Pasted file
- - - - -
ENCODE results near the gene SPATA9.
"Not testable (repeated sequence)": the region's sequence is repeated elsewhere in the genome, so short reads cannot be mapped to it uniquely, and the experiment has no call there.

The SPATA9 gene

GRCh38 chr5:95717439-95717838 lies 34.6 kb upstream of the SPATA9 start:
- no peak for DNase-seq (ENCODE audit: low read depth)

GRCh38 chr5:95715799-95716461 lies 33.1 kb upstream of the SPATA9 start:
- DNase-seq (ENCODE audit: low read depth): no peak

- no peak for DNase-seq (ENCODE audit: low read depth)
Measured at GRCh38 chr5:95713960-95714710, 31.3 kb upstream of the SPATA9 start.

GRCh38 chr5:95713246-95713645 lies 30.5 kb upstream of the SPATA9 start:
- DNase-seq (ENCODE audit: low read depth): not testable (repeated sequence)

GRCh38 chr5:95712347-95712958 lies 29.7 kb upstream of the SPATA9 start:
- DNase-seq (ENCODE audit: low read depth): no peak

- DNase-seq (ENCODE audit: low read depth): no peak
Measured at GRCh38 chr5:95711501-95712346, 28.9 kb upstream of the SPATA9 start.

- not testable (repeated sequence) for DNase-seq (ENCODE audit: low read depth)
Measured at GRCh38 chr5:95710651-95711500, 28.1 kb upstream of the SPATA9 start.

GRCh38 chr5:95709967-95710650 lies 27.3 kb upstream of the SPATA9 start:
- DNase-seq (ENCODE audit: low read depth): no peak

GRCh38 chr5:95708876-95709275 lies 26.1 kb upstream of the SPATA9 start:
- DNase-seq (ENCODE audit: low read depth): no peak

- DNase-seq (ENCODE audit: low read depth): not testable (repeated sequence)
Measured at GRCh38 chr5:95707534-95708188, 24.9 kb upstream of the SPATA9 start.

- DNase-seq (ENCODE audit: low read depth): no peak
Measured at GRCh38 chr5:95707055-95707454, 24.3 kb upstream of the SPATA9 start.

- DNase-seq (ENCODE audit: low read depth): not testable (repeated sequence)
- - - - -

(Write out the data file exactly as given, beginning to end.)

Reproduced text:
ENCODE results near the gene SPATA9.
"Not testable (repeated sequence)": the region's sequence is repeated elsewhere in the genome, so short reads cannot be mapped to it uniquely, and the experiment has no call there.

The SPATA9 gene

GRCh38 chr5:95717439-95717838 lies 34.6 kb upstream of the SPATA9 start:
- no peak for DNase-seq (ENCODE audit: low read depth)

GRCh38 chr5:95715799-95716461 lies 33.1 kb upstream of the SPATA9 start:
- DNase-seq (ENCODE audit: low read depth): no peak

- no peak for DNase-seq (ENCODE audit: low read depth)
Measured at GRCh38 chr5:95713960-95714710, 31.3 kb upstream of the SPATA9 start.

GRCh38 chr5:95713246-95713645 lies 30.5 kb upstream of the SPATA9 start:
- DNase-seq (ENCODE audit: low read depth): not testable (repeated sequence)

GRCh38 chr5:95712347-95712958 lies 29.7 kb upstream of the SPATA9 start:
- DNase-seq (ENCODE audit: low read depth): no peak

- DNase-seq (ENCODE audit: low read depth): no peak
Measured at GRCh38 chr5:95711501-95712346, 28.9 kb upstream of the SPATA9 start.

- not testable (repeated sequence) for DNase-seq (ENCODE audit: low read depth)
Measured at GRCh38 chr5:95710651-95711500, 28.1 kb upstream of the SPATA9 start.

GRCh38 chr5:95709967-95710650 lies 27.3 kb upstream of the SPATA9 start:
- DNase-seq (ENCODE audit: low read depth): no peak

GRCh38 chr5:95708876-95709275 lies 26.1 kb upstream of the SPATA9 start:
- DNase-seq (ENCODE audit: low read depth): no peak

- DNase-seq (ENCODE audit: low read depth): not testable (repeated sequence)
Measured at GRCh38 chr5:95707534-95708188, 24.9 kb upstream of the SPATA9 start.

- DNase-seq (ENCODE audit: low read depth): no peak
Measured at GRCh38 chr5:95707055-95707454, 24.3 kb upstream of the SPATA9 start.

- DNase-seq (ENCODE audit: low read depth): not testable (repeated sequence)